A proposed Upper West Side nightclub located at 240 Columbus Avenue is advancing in the approval process, but it’s not the potential for loud music and drunken late-night antics that has neighborhood activists upset. It’s the possible removal of a mural by Cuban artist Arturo Martin from a shuttered Cuban restaurant storefront, which preservationists claim is an important mark of the area’s heritage, the New York Times reported.
The 40-year-old bronze-colored mural depicts a farmer and his oxen at work on a Cuban sugar cane farm. Activists aim to have the nightclub owners preserve it to pay tribute to the neighborhood’s Cuban population.
The farmer’s bare chest also gives a nod to the area’s gay scene during that time, according to the article, and activists have asked the city’s Landmarks Preservation Commission for help.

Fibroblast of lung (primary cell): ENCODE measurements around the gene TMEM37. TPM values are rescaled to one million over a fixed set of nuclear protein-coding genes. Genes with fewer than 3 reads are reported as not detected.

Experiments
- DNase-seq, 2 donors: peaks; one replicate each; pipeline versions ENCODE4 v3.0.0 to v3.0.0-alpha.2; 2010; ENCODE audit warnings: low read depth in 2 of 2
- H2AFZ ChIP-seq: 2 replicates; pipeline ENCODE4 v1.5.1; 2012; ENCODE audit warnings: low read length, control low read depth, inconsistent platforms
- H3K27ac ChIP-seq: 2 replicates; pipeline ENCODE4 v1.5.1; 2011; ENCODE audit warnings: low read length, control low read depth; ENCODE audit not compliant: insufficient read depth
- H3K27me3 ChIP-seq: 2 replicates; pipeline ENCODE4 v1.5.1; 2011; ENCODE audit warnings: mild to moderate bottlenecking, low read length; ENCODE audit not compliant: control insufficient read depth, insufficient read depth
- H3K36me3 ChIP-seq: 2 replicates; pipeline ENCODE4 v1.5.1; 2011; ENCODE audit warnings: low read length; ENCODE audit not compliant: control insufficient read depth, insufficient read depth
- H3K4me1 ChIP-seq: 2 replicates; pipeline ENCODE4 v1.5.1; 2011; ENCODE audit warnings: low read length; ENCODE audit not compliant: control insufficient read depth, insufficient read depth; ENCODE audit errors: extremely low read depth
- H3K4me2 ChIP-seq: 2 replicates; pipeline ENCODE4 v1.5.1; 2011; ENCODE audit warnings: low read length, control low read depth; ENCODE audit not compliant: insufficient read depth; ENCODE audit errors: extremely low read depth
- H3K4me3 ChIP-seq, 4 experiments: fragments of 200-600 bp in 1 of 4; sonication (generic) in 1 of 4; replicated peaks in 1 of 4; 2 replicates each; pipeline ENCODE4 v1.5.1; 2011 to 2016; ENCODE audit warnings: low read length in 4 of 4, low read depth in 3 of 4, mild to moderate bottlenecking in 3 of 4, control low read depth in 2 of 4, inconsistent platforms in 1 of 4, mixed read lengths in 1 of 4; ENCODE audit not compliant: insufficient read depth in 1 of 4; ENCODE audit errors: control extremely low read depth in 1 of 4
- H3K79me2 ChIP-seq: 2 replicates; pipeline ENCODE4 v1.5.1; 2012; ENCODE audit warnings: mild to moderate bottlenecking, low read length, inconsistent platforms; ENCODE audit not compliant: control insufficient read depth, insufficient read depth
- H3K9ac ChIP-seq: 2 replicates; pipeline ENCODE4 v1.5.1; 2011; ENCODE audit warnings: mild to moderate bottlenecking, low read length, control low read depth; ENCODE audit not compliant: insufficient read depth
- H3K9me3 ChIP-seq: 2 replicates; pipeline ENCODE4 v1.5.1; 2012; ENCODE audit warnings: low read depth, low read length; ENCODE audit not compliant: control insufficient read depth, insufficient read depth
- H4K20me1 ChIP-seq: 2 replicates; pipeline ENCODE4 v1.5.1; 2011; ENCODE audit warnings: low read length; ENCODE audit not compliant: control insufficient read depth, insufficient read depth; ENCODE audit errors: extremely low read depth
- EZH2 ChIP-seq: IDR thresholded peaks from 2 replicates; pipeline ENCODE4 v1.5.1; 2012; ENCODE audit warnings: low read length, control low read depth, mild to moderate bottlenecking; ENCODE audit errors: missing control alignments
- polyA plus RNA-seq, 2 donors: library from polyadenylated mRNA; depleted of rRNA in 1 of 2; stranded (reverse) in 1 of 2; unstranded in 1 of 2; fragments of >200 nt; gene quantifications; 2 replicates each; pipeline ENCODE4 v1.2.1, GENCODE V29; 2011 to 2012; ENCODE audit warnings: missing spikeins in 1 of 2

But Greg Hunt, one of the nightclub owners, said the mural is”sappy”: insignificant historically and does not fit in with the sophisticated and casual image of the club. Hunt told the New York Times that his plan to demolish the mural had already been approved by the local community board’s preservation committee.
“The location has been an eyesore for years and we’re investing close to $2 million to renovate it and make it wonderful again,” Hunt told the Times. “I don’t want to open with two decrepit, sappy cows. For anyone to tell us what our design should be, is not fair.” [NYT]